That, and it was way better than the butt ugly Computer Modern font that LaTeX uses by default. Ugh, I hate that thing. The normal weight letters are too thin / light-weight, with and have a weird aspect ratio (narrow + tall). Meanwhile, the serifs on the heading / bolded fonts look so heavy + wide + "baroque" (as in, the original sense - i.e. "grotesque").

Wednesday, December 22, 2021

QML Quirks - A laundry list of bizzare happenings, bugs, and dodgy incomplete crap

Over the past few years, I've built a fair few UI's using QML (Qt's DSL for writing UI code) - proper ones, including one for a mission-critical / safety-of-life application, and another powering the tool to be used across a large group of non CS types. In other words, things that had to work, and not just be interactive "nice to have" toys (aka research prototypes).

Memorably, I was once asked during an interview whether I would recommend using QML and/or how it compares to using the more battle-tested QWidgets. At the time, I'd only really used it for a bunch of research prototypes (i.e. implementing HCI experiments to be exact), where it presented a great environment for implementing the kinds of dynamic non-traditional interfaces I needed. For that it was great and saved a lot of time. But, admittedly, it did also throw up a bunch of glitches (e.g. randomly sampling garbage from the wrong texture buffers / other applications even, particles not showing when chaining several scenes together but being fine when used in isolation, etc.). At the time, I could only attribute some of these to me perhaps trying to combine a few too many highly experimental techniques where perhaps the framework hadn't been tested so great.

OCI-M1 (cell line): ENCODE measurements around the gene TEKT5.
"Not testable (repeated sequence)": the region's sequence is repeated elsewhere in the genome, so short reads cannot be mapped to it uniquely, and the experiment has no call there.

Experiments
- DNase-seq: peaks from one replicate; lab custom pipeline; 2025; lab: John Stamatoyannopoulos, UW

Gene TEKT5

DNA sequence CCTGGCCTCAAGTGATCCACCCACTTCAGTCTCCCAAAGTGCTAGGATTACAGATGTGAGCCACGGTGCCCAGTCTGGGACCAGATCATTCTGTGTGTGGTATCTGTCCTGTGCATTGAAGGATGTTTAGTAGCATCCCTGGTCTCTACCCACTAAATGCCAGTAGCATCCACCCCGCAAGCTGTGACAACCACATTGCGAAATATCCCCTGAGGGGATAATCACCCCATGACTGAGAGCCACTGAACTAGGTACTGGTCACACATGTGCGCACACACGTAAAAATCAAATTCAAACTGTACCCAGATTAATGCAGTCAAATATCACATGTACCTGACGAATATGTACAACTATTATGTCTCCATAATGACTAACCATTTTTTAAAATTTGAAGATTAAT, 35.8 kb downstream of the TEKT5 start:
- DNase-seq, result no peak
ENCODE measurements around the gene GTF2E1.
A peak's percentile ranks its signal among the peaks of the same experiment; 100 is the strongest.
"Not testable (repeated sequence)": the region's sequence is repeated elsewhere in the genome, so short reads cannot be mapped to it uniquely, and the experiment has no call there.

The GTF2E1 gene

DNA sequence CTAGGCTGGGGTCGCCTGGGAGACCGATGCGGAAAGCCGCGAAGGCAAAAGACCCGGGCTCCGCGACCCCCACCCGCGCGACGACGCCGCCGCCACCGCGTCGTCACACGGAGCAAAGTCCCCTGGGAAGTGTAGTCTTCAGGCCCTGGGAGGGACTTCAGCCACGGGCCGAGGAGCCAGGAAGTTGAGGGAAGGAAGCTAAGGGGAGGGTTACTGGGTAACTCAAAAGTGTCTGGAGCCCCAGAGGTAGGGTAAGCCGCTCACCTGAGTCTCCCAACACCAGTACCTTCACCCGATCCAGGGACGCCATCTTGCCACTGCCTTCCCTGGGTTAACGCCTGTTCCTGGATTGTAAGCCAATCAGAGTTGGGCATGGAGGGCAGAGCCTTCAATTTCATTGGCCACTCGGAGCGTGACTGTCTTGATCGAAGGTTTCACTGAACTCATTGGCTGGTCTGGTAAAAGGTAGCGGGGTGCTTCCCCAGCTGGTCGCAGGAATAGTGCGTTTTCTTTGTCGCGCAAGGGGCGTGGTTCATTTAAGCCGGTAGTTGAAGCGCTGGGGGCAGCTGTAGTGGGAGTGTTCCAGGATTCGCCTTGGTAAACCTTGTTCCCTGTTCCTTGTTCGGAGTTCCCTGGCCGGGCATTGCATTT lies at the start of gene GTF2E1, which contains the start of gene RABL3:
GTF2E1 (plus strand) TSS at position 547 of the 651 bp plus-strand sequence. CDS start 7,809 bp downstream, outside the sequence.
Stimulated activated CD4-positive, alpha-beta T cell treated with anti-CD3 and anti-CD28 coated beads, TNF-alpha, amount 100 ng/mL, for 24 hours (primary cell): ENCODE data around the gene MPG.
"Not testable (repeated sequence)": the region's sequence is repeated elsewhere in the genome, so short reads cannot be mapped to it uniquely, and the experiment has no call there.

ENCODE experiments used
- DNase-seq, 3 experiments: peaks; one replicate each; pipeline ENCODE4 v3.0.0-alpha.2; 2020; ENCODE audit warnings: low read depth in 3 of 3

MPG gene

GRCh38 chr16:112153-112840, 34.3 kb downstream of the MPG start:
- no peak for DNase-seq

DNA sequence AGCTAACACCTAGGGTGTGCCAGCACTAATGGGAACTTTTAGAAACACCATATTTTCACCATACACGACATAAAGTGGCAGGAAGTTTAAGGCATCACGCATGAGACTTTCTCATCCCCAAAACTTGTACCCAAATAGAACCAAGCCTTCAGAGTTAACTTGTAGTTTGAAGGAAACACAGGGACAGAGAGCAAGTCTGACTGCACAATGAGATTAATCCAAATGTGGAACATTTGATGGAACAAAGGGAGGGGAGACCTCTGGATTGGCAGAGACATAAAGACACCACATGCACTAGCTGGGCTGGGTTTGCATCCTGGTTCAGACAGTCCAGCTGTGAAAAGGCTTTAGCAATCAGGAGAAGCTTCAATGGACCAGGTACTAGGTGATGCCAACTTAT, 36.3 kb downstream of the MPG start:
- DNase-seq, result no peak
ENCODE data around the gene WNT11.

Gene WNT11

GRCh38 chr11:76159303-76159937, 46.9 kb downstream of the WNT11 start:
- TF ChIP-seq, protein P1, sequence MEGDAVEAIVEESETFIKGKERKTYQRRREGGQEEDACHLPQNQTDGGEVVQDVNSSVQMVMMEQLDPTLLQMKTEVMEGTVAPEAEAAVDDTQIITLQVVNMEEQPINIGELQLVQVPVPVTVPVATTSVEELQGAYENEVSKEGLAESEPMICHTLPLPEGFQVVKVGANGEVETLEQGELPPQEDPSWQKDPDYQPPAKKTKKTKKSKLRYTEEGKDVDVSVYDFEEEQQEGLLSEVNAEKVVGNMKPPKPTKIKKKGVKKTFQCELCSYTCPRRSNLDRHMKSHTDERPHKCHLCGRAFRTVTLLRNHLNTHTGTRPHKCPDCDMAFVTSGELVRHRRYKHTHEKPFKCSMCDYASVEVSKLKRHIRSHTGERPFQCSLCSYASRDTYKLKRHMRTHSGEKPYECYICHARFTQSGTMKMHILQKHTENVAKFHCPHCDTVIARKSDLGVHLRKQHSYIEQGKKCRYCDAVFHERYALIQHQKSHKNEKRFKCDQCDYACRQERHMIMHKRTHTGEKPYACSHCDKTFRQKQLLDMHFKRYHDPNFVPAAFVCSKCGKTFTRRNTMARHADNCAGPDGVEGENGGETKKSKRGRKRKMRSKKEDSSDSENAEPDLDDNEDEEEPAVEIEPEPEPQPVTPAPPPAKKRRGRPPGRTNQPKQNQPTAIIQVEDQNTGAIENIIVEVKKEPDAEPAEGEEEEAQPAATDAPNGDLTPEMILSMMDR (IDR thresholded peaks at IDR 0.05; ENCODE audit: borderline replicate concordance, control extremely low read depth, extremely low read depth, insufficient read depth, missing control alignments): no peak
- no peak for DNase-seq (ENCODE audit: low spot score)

However, knowing what I do now, I would strongly recommend that unless you were building something non-mission critical, and where the thing is loaded with animations / dynamic effects, that you really shouldn't be using it. Sure, you may be able to knock out a prototype quite quickly - but at some point - often at ill-timed moments, you will randomly stumble across one or more intractable bugs / quirks from left field that have you scrambling to rewrite / refactor the whole lot.